We know that the wellness / spirituality industry has a racism problem. But within the same wellness / spirituality circles, there exists another problem (that isn’t unrelated to the former). I’d like to call it spiritual diet culture. The predominating wellness consumer wants a low calorie, low commitment, nutrient and culturally stripped healing experience that has everything to do with appearance and very little to do with the traditional spiritual practices and the peoples where they are taken from.
I’ve had women DM, email me, or approach me (prior to Covid times) asking me to “quickly” explain an occultic concept or practice to them. They’d ask me things like:
Quick question— How do you cast a spell?
Quick question— What does it mean when [insert animal] shows up in my dreams repeatedly?
Quick question— Can you teach me to do what you do by next Thursday?
Can you simplify this— I don’t have the budget to hire you for the 6 hours you said you will need to teach the topic. Can’t you condense it or take some parts out and teach it in 1 hour?
Can you simplify this— I don’t have time to practice. Can you show me how to do this the shortcut way?
Can you simplify this— Not everyone is interested in depth. Can you just teach something that will just make people feel good?
Can you simplify this— Wow, if we did it the way you suggest, Mimi, it would take years to get skillful.
Over the years, I’ve struggled with these questions. I’m given the feeling that I’m “being difficult”. Or that there is something “wrong” with my interpretation of the spirits when they say XYZ cannot be done with shortcuts. When I know from experience that all crafts require the practitioner to commit with integrity, grit, and patience. When I see how the cultural context is replaced with fad platitudes, with fad gurus, with fad decks, with fad crystals, spirituality has become just another example of capitalism, with issues of race and gender mixed within, producing either a McSpirituality or a Low Calorie Spirituality.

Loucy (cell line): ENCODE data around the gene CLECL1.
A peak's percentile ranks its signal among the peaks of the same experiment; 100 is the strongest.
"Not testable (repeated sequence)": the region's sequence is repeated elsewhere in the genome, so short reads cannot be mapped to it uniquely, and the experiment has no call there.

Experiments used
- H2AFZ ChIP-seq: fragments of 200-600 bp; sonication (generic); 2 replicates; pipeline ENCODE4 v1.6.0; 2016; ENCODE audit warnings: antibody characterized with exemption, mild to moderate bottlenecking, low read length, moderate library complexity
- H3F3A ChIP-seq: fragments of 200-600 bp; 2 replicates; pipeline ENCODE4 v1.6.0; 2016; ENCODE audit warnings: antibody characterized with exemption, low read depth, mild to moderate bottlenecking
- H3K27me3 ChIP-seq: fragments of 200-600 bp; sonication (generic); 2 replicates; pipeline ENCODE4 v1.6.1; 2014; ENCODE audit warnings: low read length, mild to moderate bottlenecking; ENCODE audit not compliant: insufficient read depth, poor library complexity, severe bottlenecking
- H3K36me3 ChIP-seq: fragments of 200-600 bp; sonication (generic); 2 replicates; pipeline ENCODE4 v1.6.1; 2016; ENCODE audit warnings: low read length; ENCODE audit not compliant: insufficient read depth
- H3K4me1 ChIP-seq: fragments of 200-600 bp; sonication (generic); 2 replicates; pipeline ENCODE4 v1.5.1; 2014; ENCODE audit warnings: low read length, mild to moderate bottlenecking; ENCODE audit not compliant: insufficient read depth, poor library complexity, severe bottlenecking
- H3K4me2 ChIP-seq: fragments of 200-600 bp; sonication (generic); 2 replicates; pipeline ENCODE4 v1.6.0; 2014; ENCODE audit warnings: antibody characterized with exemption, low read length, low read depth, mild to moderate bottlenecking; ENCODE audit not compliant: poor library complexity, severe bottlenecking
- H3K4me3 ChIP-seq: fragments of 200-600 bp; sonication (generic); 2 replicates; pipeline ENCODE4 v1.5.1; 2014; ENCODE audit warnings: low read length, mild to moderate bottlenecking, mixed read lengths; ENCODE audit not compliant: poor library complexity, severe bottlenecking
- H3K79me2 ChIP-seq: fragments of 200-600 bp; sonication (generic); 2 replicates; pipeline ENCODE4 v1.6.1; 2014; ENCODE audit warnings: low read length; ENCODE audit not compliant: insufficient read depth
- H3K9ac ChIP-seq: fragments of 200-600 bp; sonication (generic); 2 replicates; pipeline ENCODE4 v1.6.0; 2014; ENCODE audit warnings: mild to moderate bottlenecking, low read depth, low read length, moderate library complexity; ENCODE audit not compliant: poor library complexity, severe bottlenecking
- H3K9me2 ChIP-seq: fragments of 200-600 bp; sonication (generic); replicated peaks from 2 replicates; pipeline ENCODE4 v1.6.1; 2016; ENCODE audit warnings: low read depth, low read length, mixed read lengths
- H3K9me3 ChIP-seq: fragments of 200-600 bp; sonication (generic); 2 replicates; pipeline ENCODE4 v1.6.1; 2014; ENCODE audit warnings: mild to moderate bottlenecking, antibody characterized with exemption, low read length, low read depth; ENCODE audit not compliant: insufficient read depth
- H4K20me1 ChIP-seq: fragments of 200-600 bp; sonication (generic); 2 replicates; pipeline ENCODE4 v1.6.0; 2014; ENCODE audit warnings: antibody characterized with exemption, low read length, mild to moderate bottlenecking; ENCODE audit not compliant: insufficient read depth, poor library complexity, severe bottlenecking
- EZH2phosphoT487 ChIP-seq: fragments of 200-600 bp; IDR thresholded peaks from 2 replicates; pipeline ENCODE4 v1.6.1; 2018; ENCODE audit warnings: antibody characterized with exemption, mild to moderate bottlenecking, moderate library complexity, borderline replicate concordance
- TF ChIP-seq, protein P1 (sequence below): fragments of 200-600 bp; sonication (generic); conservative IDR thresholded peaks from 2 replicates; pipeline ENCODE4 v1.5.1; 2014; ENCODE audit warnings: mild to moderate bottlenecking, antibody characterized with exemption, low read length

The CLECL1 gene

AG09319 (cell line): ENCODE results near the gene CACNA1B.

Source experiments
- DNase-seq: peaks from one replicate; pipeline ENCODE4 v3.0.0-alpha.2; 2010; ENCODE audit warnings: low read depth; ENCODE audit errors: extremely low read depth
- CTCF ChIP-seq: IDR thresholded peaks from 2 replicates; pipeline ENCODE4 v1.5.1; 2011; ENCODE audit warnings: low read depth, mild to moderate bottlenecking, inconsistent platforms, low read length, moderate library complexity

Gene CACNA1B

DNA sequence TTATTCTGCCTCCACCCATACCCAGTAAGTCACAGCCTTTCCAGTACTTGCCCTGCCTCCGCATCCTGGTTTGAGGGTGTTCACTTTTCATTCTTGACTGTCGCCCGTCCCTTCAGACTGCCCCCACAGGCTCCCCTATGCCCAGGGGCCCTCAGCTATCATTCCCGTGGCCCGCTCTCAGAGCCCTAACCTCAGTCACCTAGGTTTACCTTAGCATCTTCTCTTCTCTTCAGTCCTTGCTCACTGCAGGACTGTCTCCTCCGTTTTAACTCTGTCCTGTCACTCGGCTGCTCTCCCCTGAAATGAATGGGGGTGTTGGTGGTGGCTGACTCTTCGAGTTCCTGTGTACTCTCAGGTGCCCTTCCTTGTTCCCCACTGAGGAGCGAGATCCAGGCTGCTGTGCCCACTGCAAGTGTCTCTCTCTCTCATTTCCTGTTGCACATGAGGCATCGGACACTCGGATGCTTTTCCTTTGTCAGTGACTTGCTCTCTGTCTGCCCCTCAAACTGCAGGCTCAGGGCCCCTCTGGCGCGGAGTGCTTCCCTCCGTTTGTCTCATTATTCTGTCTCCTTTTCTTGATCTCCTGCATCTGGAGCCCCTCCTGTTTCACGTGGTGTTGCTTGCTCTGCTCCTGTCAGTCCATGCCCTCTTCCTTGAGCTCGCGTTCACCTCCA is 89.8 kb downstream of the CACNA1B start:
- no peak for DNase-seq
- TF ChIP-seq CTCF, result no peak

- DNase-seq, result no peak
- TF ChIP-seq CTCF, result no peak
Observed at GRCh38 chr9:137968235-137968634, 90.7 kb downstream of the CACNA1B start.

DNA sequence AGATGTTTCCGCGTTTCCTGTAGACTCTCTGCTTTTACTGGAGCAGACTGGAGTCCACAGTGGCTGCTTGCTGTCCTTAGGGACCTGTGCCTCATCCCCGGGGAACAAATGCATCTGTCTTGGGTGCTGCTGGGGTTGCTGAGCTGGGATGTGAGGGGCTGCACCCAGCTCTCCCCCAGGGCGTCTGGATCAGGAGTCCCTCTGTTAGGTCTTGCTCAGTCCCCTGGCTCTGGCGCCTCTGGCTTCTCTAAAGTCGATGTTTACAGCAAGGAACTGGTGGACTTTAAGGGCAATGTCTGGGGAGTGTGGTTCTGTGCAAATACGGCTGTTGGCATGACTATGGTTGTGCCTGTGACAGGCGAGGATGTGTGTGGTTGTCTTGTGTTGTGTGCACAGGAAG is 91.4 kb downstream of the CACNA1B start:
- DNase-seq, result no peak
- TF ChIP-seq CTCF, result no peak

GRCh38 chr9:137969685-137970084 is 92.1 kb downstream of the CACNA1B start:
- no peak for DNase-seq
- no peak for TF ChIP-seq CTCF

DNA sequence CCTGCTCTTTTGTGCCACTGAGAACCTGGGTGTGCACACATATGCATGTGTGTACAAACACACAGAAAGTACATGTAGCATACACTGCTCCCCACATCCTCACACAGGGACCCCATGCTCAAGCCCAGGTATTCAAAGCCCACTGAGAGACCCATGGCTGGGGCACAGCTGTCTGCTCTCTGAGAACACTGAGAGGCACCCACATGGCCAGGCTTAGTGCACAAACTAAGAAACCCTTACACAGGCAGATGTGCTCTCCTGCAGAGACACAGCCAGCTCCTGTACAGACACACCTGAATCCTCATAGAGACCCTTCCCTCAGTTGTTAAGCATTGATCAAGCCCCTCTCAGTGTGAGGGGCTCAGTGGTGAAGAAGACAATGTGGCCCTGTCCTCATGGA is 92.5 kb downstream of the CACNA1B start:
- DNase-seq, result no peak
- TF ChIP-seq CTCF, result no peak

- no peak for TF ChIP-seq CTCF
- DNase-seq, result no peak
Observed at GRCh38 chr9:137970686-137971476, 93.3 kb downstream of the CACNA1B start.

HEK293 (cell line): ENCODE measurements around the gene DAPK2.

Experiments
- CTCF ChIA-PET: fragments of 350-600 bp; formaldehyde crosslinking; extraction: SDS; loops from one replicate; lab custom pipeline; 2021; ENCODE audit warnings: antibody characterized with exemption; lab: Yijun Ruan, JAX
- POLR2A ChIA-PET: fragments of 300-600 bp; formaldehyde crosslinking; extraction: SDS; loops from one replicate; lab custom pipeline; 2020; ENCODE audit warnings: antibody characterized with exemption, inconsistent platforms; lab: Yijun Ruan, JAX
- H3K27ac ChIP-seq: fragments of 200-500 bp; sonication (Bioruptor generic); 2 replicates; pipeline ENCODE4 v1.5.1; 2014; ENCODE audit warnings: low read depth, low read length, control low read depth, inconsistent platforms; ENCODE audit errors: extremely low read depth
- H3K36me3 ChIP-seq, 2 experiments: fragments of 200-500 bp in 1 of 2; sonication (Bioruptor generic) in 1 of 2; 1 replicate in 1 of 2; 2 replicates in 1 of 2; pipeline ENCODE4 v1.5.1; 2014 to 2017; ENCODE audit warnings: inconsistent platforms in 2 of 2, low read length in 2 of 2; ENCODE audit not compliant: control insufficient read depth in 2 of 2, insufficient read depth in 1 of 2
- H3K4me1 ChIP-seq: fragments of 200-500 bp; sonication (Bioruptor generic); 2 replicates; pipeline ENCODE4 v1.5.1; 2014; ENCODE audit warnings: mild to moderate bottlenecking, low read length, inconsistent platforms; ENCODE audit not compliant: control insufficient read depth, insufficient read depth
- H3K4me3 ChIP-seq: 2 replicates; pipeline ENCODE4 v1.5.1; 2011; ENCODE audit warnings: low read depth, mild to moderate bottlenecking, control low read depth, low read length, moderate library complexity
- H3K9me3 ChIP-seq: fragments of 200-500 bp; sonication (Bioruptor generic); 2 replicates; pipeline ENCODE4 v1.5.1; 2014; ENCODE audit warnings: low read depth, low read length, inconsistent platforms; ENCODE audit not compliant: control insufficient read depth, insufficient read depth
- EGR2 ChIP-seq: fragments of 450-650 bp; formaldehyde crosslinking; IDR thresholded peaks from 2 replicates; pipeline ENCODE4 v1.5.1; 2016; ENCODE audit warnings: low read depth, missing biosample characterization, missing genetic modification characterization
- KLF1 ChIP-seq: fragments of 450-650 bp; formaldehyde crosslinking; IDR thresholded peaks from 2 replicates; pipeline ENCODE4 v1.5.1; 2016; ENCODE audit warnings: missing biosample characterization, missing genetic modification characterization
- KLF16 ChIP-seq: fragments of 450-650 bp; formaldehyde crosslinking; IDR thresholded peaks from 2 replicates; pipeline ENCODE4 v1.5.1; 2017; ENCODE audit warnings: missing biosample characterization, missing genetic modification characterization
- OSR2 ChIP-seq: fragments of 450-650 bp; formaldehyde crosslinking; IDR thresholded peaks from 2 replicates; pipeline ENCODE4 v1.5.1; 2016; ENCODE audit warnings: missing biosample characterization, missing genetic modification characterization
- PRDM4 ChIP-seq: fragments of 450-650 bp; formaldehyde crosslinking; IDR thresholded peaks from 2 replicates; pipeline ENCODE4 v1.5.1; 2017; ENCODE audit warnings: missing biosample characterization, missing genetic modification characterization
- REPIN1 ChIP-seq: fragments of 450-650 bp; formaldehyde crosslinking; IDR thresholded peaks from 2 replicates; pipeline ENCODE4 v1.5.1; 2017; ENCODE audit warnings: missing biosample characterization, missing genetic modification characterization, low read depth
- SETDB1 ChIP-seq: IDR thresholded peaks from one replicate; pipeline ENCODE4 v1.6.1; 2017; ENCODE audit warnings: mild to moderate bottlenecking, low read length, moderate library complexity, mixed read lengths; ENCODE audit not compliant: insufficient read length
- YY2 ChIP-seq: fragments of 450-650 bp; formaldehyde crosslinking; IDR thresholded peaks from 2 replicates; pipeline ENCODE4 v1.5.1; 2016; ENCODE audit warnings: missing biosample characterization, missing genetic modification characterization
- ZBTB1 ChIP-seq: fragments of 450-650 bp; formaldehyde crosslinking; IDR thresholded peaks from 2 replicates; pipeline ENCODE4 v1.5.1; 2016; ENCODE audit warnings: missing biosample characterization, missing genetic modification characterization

When culture, context, tradition, and the “full caloric” practices are exploited and diminished in favour of what’s immediate, superficial, and what’s noncommittal, we’ve become guilty of reverse alchemy: transforming the gold and the precious within a culture and their spiritual practice to nothing more than plastic for fast consumption. From gold to plastic. And look at many of the “popular leaders/brands” of wellness and spirituality (I’ll save that critique for another day): look closely. What are they offering? Gold or plastic? And when looking, discernment will be needed, as part of the fads that I listed earlier are words that give the illusion of integrity, allyship, and sincerity. No one told me that the Emperor’s New Clothes is a prophecy, not a fable.
And what happens when we consume nothing more than plastic spirituality? While low in calories, we become malnourished and starved, listless and dissatisfied, disconnected and lifeless. We also hurt the cultures where the practices are taken from and offend the spirits. We hurt the Earth as we mine the crystals, overprint paper to fill metaphysical shops, overharvest plants, and over consume in general. The very antithesis of all the “high vibes” these practices falsely promise: full shelves of stuff and starved hearts.
And what happens when you consume nutrient-depleted food products? Yet many spiritual diet consumers wholeheartedly mistaken their plastic for gold, and when they notice that they aren’t experiencing the depth and the healing that was promised to them, they write off the practice and blame the diluted version as the real thing. Meditation was never meant to make you more productive or complacent to what’s monstrous in your life. Meditation, in the original intent in the East, was meant to awaken you and be a catalyst for social harmony. But if meditating is making you work harder, better, faster, stronger so you can get ahead of the next guy over, then…
When studios and prospective clients approach me with requests that fit into the same category as what’s listed above, I used to expend a lot of time and energy to gently and thoroughly explain why I am not the right practitioner for them. Sometimes I would be met with resistance— not so much a resistance to WHAT I’m saying, but a resistance to UNDERSTANDING what I’m saying. It would feel frustrating because no amount of carefully chosen words or metaphors seemed to help create an awareness. Then, in one particular conversation, the words came to me, and I’ve been using the same terms since. Ironically and sadly, what I was trying to convey was finally understood by the other. I simply said, “I don’t offer low calorie core shamanism. I don’t offer diet spirituality. I’m a full calorie kind of practitioner.”
Some food for thought (pardon the mom pun),
founder, spirit communicator + shamanic intuitive
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